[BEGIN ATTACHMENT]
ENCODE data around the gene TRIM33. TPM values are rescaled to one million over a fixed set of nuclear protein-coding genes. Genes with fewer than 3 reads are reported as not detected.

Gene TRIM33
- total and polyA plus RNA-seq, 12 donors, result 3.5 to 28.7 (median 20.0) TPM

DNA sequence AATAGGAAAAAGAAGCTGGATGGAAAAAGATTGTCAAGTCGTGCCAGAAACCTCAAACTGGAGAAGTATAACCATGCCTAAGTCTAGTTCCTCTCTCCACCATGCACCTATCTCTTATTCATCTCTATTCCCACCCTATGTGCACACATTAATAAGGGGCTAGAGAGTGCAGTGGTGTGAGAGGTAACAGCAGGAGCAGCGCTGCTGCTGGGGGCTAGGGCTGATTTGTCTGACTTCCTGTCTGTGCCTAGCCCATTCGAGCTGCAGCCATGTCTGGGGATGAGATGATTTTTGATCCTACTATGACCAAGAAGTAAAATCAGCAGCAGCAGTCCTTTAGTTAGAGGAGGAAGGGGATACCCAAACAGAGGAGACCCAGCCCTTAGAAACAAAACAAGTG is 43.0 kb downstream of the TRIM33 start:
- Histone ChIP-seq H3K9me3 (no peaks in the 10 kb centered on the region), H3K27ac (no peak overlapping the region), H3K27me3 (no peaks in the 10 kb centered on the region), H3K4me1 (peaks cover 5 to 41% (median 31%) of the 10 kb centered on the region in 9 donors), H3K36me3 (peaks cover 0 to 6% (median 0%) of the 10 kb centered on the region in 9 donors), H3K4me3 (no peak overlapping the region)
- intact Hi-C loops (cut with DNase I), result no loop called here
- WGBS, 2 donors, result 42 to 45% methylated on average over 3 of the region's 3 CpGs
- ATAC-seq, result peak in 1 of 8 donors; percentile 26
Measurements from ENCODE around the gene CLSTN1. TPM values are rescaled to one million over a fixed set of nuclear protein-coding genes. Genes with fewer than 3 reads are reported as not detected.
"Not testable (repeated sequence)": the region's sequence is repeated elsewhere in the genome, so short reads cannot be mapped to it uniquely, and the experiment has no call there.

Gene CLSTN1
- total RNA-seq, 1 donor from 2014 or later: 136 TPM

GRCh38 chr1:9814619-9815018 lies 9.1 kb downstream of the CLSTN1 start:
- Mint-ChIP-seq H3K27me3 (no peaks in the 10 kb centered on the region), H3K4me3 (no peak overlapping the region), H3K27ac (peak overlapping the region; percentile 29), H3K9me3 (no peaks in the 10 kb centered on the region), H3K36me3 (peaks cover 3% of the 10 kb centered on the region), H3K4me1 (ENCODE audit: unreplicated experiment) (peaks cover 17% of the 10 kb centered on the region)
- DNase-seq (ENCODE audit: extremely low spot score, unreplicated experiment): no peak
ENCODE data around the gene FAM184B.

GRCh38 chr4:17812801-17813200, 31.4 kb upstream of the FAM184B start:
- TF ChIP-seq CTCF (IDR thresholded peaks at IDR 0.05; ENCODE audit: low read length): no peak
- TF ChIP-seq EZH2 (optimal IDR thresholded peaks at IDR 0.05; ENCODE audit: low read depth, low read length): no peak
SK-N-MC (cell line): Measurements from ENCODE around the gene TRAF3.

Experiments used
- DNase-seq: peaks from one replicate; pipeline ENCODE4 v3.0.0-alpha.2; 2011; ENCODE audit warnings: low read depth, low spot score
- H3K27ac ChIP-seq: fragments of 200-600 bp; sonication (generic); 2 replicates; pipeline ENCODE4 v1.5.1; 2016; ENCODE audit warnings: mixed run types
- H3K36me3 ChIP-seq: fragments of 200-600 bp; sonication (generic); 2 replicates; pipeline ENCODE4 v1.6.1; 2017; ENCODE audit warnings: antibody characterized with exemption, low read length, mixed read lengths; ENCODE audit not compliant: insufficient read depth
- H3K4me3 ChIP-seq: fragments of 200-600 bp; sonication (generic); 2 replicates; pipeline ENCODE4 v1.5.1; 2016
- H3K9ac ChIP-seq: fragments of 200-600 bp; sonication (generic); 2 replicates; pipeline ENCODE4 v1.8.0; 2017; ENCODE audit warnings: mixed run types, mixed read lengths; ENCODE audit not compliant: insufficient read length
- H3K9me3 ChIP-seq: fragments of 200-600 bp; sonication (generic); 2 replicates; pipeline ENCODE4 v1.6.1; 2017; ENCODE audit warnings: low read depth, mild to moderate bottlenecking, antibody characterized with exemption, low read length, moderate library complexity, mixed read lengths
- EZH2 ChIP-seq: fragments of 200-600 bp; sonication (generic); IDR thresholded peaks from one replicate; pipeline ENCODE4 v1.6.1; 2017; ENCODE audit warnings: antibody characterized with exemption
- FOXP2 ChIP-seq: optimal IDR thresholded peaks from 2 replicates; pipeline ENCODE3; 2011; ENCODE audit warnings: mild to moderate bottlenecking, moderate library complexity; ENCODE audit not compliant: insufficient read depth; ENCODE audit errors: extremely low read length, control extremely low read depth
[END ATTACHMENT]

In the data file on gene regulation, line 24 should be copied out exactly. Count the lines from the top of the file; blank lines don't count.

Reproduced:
- H3K36me3 ChIP-seq: fragments of 200-600 bp; sonication (generic); 2 replicates; pipeline ENCODE4 v1.6.1; 2017; ENCODE audit warnings: antibody characterized with exemption, low read length, mixed read lengths; ENCODE audit not compliant: insufficient read depth